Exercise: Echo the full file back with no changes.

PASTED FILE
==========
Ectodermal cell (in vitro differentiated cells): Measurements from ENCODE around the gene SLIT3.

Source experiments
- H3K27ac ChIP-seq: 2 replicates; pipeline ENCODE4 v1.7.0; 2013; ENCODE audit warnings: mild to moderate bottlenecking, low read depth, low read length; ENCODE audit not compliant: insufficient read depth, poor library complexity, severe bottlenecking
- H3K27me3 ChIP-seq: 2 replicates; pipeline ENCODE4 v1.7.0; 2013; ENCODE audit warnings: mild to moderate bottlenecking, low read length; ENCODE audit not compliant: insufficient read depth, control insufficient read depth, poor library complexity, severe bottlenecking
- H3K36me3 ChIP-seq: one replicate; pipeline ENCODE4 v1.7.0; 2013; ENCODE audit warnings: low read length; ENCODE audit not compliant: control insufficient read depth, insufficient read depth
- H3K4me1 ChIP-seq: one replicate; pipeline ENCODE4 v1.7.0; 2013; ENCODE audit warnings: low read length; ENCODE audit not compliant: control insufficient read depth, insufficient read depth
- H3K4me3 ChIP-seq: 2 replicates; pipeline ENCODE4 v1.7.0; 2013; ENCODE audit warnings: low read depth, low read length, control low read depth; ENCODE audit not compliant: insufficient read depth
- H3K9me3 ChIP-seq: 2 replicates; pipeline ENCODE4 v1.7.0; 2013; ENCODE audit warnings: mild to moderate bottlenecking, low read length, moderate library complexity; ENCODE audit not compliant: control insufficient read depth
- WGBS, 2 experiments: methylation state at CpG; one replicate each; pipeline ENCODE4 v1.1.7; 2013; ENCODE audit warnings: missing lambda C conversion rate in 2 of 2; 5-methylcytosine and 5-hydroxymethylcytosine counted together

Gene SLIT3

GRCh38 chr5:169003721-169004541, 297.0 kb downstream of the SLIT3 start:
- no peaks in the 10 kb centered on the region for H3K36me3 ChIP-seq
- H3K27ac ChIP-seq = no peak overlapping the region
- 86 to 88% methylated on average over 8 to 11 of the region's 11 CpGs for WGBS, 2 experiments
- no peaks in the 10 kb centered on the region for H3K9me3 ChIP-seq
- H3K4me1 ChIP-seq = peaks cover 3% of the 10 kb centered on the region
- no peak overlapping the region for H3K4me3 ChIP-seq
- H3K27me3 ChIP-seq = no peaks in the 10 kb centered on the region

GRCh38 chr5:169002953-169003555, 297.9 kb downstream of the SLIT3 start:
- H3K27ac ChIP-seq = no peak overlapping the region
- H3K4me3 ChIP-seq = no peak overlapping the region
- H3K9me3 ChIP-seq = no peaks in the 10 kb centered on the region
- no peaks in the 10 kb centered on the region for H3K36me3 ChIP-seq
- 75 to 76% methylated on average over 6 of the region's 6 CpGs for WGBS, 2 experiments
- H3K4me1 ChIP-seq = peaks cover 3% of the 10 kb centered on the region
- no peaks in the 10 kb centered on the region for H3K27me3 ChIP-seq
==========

Ectodermal cell (in vitro differentiated cells): Measurements from ENCODE around the gene SLIT3.

Source experiments
- H3K27ac ChIP-seq: 2 replicates; pipeline ENCODE4 v1.7.0; 2013; ENCODE audit warnings: mild to moderate bottlenecking, low read depth, low read length; ENCODE audit not compliant: insufficient read depth, poor library complexity, severe bottlenecking
- H3K27me3 ChIP-seq: 2 replicates; pipeline ENCODE4 v1.7.0; 2013; ENCODE audit warnings: mild to moderate bottlenecking, low read length; ENCODE audit not compliant: insufficient read depth, control insufficient read depth, poor library complexity, severe bottlenecking
- H3K36me3 ChIP-seq: one replicate; pipeline ENCODE4 v1.7.0; 2013; ENCODE audit warnings: low read length; ENCODE audit not compliant: control insufficient read depth, insufficient read depth
- H3K4me1 ChIP-seq: one replicate; pipeline ENCODE4 v1.7.0; 2013; ENCODE audit warnings: low read length; ENCODE audit not compliant: control insufficient read depth, insufficient read depth
- H3K4me3 ChIP-seq: 2 replicates; pipeline ENCODE4 v1.7.0; 2013; ENCODE audit warnings: low read depth, low read length, control low read depth; ENCODE audit not compliant: insufficient read depth
- H3K9me3 ChIP-seq: 2 replicates; pipeline ENCODE4 v1.7.0; 2013; ENCODE audit warnings: mild to moderate bottlenecking, low read length, moderate library complexity; ENCODE audit not compliant: control insufficient read depth
- WGBS, 2 experiments: methylation state at CpG; one replicate each; pipeline ENCODE4 v1.1.7; 2013; ENCODE audit warnings: missing lambda C conversion rate in 2 of 2; 5-methylcytosine and 5-hydroxymethylcytosine counted together

Gene SLIT3

GRCh38 chr5:169003721-169004541, 297.0 kb downstream of the SLIT3 start:
- no peaks in the 10 kb centered on the region for H3K36me3 ChIP-seq
- H3K27ac ChIP-seq = no peak overlapping the region
- 86 to 88% methylated on average over 8 to 11 of the region's 11 CpGs for WGBS, 2 experiments
- no peaks in the 10 kb centered on the region for H3K9me3 ChIP-seq
- H3K4me1 ChIP-seq = peaks cover 3% of the 10 kb centered on the region
- no peak overlapping the region for H3K4me3 ChIP-seq
- H3K27me3 ChIP-seq = no peaks in the 10 kb centered on the region

GRCh38 chr5:169002953-169003555, 297.9 kb downstream of the SLIT3 start:
- H3K27ac ChIP-seq = no peak overlapping the region
- H3K4me3 ChIP-seq = no peak overlapping the region
- H3K9me3 ChIP-seq = no peaks in the 10 kb centered on the region
- no peaks in the 10 kb centered on the region for H3K36me3 ChIP-seq
- 75 to 76% methylated on average over 6 of the region's 6 CpGs for WGBS, 2 experiments
- H3K4me1 ChIP-seq = peaks cover 3% of the 10 kb centered on the region
- no peaks in the 10 kb centered on the region for H3K27me3 ChIP-seq